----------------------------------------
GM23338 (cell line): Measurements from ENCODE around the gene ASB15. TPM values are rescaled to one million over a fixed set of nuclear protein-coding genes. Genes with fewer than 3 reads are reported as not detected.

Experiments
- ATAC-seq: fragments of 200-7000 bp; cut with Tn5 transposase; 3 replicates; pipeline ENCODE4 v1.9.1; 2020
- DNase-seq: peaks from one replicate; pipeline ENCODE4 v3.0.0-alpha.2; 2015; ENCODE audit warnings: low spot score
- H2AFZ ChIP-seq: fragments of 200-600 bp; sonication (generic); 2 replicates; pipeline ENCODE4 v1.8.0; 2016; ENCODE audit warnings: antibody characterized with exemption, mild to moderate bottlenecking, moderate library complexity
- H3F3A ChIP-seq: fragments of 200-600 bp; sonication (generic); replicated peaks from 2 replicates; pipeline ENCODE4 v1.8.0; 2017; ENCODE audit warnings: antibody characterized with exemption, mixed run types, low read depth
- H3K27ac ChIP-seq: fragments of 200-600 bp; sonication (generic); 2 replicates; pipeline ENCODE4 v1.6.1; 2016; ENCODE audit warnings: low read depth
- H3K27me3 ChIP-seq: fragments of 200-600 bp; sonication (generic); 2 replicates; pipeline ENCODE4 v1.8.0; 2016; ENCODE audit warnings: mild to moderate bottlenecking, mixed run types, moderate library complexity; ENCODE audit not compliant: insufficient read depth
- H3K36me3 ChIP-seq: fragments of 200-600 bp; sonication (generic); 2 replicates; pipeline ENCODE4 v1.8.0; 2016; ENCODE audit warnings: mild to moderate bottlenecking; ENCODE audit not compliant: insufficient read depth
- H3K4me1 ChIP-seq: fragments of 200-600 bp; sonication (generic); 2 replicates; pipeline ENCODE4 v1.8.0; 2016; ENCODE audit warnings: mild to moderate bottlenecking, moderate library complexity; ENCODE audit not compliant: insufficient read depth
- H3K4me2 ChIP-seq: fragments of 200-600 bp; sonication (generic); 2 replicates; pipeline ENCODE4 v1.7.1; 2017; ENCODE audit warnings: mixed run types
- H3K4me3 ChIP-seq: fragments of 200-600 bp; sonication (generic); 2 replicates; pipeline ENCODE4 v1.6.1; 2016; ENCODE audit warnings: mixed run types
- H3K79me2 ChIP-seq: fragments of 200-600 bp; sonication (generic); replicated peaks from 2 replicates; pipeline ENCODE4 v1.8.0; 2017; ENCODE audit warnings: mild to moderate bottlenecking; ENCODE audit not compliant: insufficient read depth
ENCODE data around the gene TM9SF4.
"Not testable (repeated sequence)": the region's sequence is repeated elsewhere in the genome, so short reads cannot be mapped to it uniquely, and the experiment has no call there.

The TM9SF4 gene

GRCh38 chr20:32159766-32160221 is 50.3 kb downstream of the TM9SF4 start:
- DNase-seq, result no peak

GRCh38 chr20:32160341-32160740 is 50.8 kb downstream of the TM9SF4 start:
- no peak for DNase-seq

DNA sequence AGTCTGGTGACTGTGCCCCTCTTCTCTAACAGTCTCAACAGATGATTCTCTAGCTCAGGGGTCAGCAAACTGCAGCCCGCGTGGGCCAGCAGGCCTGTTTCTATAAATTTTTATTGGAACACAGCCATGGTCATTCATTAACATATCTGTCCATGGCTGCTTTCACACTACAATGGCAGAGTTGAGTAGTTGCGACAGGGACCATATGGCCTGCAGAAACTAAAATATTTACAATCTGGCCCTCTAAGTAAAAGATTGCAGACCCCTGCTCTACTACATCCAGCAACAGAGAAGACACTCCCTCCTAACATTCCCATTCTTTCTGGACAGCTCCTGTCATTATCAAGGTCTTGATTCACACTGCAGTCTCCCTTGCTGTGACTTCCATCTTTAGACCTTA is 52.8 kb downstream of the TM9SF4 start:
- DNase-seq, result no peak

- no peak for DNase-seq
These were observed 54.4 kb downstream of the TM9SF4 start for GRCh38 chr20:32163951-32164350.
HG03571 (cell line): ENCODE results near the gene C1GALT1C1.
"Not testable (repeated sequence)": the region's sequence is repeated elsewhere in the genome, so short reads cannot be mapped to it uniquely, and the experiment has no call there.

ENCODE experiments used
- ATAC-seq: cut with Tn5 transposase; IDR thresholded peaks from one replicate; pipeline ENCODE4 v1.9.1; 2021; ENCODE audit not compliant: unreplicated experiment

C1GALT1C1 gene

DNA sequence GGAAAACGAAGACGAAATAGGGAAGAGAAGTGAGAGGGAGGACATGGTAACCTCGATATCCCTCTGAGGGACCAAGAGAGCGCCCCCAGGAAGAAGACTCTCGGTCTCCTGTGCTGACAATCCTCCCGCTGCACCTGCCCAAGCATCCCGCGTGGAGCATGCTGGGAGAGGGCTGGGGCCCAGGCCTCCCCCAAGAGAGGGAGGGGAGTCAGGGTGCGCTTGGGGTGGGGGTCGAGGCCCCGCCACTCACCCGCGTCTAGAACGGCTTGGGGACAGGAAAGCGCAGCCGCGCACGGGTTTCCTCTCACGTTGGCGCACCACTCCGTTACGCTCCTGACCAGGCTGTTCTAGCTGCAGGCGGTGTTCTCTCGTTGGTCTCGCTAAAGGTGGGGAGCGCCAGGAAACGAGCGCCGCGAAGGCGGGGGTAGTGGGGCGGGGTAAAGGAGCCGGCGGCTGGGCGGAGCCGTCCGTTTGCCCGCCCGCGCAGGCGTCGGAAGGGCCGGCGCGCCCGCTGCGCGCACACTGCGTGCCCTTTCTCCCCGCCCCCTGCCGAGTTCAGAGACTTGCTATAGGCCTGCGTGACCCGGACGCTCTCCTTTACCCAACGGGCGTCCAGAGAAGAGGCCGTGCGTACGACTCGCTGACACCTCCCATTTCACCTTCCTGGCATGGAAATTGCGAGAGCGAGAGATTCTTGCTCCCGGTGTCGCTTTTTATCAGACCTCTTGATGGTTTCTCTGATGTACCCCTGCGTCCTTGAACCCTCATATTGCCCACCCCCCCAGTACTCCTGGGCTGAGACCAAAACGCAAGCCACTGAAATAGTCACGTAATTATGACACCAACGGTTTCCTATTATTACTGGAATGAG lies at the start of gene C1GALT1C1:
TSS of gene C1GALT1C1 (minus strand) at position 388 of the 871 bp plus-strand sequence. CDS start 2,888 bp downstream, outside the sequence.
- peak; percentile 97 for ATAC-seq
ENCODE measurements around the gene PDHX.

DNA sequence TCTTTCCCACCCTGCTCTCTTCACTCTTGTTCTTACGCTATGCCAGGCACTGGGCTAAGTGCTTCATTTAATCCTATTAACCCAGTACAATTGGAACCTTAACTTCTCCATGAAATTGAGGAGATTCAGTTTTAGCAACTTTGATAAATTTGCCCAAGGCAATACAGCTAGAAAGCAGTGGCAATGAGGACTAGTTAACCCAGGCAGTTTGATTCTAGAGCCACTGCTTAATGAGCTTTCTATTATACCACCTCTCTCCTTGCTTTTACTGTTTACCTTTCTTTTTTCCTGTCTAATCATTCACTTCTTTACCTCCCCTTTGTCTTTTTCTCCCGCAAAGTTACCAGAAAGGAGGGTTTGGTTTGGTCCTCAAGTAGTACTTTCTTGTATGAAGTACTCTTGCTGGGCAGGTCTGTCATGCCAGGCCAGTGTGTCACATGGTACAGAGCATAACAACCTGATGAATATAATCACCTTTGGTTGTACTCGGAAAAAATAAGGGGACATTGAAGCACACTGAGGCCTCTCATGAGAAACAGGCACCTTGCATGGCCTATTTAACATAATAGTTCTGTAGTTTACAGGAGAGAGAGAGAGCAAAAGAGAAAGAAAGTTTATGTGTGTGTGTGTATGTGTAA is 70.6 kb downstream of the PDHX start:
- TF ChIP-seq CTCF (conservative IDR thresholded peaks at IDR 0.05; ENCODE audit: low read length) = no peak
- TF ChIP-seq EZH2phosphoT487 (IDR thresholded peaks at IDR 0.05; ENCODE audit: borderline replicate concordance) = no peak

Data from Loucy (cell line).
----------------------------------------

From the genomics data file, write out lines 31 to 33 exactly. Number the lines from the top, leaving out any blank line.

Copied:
TSS of gene C1GALT1C1 (minus strand) at position 388 of the 871 bp plus-strand sequence. CDS start 2,888 bp downstream, outside the sequence.
- peak; percentile 97 for ATAC-seq
ENCODE measurements around the gene PDHX.